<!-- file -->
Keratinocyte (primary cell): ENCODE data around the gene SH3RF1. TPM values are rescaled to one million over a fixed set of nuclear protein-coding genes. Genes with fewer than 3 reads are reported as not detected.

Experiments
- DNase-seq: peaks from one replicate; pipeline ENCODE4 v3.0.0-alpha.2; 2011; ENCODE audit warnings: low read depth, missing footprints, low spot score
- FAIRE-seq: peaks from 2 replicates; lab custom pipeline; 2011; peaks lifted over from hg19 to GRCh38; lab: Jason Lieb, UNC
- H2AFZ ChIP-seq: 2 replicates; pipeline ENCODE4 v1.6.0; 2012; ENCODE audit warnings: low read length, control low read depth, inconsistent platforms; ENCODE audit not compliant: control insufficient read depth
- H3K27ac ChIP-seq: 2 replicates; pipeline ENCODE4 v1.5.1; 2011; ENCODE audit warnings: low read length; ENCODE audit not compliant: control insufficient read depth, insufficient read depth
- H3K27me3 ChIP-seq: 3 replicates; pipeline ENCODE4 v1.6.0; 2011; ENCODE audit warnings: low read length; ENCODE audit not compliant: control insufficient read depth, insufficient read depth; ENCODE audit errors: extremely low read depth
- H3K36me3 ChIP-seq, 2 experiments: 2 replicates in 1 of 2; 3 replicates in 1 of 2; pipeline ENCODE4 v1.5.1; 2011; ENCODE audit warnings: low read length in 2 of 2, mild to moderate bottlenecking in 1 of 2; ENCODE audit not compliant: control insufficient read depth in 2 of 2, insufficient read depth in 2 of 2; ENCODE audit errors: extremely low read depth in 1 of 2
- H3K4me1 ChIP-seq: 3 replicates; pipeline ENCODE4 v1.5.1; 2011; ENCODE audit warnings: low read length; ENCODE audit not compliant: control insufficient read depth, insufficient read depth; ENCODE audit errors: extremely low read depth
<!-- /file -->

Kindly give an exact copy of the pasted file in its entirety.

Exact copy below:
Keratinocyte (primary cell): ENCODE data around the gene SH3RF1. TPM values are rescaled to one million over a fixed set of nuclear protein-coding genes. Genes with fewer than 3 reads are reported as not detected.

Experiments
- DNase-seq: peaks from one replicate; pipeline ENCODE4 v3.0.0-alpha.2; 2011; ENCODE audit warnings: low read depth, missing footprints, low spot score
- FAIRE-seq: peaks from 2 replicates; lab custom pipeline; 2011; peaks lifted over from hg19 to GRCh38; lab: Jason Lieb, UNC
- H2AFZ ChIP-seq: 2 replicates; pipeline ENCODE4 v1.6.0; 2012; ENCODE audit warnings: low read length, control low read depth, inconsistent platforms; ENCODE audit not compliant: control insufficient read depth
- H3K27ac ChIP-seq: 2 replicates; pipeline ENCODE4 v1.5.1; 2011; ENCODE audit warnings: low read length; ENCODE audit not compliant: control insufficient read depth, insufficient read depth
- H3K27me3 ChIP-seq: 3 replicates; pipeline ENCODE4 v1.6.0; 2011; ENCODE audit warnings: low read length; ENCODE audit not compliant: control insufficient read depth, insufficient read depth; ENCODE audit errors: extremely low read depth
- H3K36me3 ChIP-seq, 2 experiments: 2 replicates in 1 of 2; 3 replicates in 1 of 2; pipeline ENCODE4 v1.5.1; 2011; ENCODE audit warnings: low read length in 2 of 2, mild to moderate bottlenecking in 1 of 2; ENCODE audit not compliant: control insufficient read depth in 2 of 2, insufficient read depth in 2 of 2; ENCODE audit errors: extremely low read depth in 1 of 2
- H3K4me1 ChIP-seq: 3 replicates; pipeline ENCODE4 v1.5.1; 2011; ENCODE audit warnings: low read length; ENCODE audit not compliant: control insufficient read depth, insufficient read depth; ENCODE audit errors: extremely low read depth